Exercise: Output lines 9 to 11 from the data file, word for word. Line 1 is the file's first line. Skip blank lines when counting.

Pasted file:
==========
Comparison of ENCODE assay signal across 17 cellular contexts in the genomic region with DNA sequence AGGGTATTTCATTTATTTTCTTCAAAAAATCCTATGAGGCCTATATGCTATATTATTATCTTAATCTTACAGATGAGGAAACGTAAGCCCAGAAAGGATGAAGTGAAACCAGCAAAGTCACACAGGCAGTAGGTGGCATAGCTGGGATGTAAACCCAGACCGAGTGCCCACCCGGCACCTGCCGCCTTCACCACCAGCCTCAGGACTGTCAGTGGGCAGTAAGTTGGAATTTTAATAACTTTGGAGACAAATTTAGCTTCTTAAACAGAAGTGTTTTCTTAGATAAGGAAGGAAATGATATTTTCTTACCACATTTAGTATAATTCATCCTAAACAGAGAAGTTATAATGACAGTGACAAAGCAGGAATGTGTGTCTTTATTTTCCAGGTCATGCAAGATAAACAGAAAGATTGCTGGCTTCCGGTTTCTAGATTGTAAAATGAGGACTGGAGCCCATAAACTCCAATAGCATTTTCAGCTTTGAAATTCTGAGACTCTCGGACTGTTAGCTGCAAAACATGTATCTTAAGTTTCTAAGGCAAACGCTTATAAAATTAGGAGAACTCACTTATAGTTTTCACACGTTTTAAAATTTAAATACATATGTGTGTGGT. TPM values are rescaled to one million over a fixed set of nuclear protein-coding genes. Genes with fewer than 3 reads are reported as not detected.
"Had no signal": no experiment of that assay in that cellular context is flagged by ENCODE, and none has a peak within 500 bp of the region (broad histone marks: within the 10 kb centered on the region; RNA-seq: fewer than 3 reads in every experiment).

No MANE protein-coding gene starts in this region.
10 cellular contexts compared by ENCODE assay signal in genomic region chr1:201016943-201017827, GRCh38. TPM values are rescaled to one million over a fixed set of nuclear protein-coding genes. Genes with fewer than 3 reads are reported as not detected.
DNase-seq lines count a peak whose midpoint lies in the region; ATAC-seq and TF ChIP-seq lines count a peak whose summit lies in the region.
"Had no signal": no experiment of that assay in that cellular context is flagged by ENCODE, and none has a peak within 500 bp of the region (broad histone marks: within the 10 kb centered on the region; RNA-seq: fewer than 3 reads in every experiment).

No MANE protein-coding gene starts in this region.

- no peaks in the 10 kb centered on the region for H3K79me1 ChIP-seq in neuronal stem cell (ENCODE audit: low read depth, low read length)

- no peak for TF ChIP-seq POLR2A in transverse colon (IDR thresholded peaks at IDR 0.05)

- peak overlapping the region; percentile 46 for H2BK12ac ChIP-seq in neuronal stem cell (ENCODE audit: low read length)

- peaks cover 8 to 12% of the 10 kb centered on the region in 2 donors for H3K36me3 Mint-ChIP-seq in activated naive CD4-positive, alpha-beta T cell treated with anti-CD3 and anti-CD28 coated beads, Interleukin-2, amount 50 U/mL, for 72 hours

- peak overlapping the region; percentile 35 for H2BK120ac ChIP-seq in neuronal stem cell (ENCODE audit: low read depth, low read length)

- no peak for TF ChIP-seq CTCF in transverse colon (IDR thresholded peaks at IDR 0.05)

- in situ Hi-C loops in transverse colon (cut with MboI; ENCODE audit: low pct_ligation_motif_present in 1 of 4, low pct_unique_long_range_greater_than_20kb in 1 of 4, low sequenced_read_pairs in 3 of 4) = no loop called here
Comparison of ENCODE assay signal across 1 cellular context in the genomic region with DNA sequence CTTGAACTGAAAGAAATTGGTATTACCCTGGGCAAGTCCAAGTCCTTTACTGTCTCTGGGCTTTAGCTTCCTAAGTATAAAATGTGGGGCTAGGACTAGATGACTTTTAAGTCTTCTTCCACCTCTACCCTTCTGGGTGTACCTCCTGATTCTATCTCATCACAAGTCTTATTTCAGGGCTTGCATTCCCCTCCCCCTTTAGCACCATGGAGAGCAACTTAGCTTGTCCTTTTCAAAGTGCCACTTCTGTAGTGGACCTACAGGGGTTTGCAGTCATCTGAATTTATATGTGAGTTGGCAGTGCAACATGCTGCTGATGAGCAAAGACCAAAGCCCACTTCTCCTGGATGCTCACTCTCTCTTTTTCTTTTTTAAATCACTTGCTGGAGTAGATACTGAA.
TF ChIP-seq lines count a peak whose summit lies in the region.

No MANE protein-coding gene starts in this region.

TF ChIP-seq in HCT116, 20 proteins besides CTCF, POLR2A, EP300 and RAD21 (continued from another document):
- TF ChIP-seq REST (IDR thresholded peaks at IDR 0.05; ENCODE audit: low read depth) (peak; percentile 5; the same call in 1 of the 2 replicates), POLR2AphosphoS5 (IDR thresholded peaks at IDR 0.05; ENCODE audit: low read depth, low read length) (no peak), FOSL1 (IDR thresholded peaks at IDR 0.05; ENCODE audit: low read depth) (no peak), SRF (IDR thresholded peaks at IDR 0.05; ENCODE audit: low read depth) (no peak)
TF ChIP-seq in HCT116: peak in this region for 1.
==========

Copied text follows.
- no peak for TF ChIP-seq POLR2A in transverse colon (IDR thresholded peaks at IDR 0.05)

- peak overlapping the region; percentile 46 for H2BK12ac ChIP-seq in neuronal stem cell (ENCODE audit: low read length)

- peaks cover 8 to 12% of the 10 kb centered on the region in 2 donors for H3K36me3 Mint-ChIP-seq in activated naive CD4-positive, alpha-beta T cell treated with anti-CD3 and anti-CD28 coated beads, Interleukin-2, amount 50 U/mL, for 72 hours